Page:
I'm calling bullshit on this. Prove ANY of this nonsense

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Gumby

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Re: Expedition to cruise the Antarctica coast line.
« Reply #49 on: February 03, 2017, 01:38:36 PM »
I would strongly advise against trying to approach the AW without prior authorization.  Trust me on this one, you don't want to do that.  I was an Antarctic Wall Patrol Officer for ten years, from 2001 to 2011. The length of The Wall is regularly patrolled by aerial and nautical patrol teams, which cover the entire length every 2 1/2 hours, and can spot large vessels by radar up to 90 miles out, and small craft (like a buggy or a canoe) visually up to 15 miles out. Anyone approaching within 30 miles of The Wall is contacted by radio and warned off. Approach within 10 miles and you will be intercepted by an Antarctic Wall Quick Reaction Team, usually disguised as regular military or UN forces. Any attempt to evade the AWQRT (pronounced “awkwart” by other personnel) will result in immediate use of lethal force. Over the last decade I’ve seen dozens of scientists, explorers, and lost adventurers terminated and disposed of.  And that's just in my sectors.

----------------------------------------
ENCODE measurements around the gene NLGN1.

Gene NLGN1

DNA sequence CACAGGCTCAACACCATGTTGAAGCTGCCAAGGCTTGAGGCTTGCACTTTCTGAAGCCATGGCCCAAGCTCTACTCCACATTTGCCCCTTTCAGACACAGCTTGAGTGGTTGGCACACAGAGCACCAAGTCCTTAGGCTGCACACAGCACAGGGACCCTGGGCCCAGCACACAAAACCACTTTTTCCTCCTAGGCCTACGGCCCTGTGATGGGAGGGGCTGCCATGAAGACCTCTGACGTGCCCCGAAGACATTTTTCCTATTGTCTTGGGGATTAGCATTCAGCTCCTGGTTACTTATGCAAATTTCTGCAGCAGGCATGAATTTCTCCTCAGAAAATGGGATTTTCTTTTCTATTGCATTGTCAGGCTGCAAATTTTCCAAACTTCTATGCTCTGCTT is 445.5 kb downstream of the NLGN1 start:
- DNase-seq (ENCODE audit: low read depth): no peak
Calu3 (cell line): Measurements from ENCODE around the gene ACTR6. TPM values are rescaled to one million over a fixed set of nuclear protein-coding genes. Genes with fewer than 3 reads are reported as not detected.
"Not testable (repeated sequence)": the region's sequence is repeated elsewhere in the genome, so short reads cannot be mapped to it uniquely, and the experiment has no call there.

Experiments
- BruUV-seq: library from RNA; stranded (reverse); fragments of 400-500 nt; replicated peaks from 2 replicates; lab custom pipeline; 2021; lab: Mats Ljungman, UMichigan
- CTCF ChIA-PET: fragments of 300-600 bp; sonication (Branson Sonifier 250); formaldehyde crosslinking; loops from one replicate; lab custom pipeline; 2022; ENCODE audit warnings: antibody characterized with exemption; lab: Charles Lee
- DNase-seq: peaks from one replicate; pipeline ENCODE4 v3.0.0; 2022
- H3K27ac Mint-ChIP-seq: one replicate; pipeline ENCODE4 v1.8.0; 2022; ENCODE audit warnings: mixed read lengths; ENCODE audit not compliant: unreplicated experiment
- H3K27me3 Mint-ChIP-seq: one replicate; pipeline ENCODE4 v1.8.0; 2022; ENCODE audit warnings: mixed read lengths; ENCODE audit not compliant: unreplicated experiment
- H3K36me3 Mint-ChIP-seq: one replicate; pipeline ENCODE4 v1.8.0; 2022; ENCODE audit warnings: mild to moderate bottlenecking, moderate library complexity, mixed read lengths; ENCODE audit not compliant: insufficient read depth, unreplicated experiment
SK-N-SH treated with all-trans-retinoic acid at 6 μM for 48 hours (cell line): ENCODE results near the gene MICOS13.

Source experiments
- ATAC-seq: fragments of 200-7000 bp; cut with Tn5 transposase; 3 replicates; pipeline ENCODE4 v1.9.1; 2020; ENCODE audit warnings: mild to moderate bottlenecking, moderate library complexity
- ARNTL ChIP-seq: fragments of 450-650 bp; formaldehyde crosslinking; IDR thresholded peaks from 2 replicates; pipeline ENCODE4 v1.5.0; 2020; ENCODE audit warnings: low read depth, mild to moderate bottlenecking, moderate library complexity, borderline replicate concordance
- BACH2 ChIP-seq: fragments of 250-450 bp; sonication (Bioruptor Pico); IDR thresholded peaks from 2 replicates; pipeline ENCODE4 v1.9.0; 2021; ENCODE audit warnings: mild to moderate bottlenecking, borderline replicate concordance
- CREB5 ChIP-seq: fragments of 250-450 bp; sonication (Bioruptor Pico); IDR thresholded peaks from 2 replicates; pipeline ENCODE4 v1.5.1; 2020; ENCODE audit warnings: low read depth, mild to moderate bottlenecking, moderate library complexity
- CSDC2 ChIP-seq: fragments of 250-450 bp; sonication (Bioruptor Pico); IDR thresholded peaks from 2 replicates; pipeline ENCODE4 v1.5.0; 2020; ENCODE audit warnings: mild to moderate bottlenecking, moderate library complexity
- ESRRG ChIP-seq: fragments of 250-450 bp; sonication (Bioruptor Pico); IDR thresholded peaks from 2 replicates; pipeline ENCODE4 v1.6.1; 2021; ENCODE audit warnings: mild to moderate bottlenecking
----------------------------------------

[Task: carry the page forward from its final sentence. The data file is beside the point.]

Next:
I'm calling bullshit on this. Prove ANY of this nonsense

No it's not.
It's the truth.
How dumb can you be?
I think MH370 was hijacked and the persons who did the hijacking were indeed out to prove a flat earth.

Re: Expedition to cruise the Antarctica coast line.
« Reply #50 on: February 03, 2017, 01:41:24 PM »
why is there an army at antartica???
Flat earth asshole: "The flat earth society is run by nasa" Random:"Just imagine the silence in the world, if people talked only what they knew"

Re: Expedition to cruise the Antarctica coast line.
« Reply #51 on: February 03, 2017, 01:46:46 PM »
I would strongly advise against trying to approach the AW without prior authorization.  Trust me on this one, you don't want to do that.  I was an Antarctic Wall Patrol Officer for ten years, from 2001 to 2011. The length of The Wall is regularly patrolled by aerial and nautical patrol teams, which cover the entire length every 2 1/2 hours, and can spot large vessels by radar up to 90 miles out, and small craft (like a buggy or a canoe) visually up to 15 miles out. Anyone approaching within 30 miles of The Wall is contacted by radio and warned off. Approach within 10 miles and you will be intercepted by an Antarctic Wall Quick Reaction Team, usually disguised as regular military or UN forces. Any attempt to evade the AWQRT (pronounced “awkwart” by other personnel) will result in immediate use of lethal force. Over the last decade I’ve seen dozens of scientists, explorers, and lost adventurers terminated and disposed of.  And that's just in my sectors.

I'm calling bullshit on this. Prove ANY of this nonsense

No it's not.
It's the truth.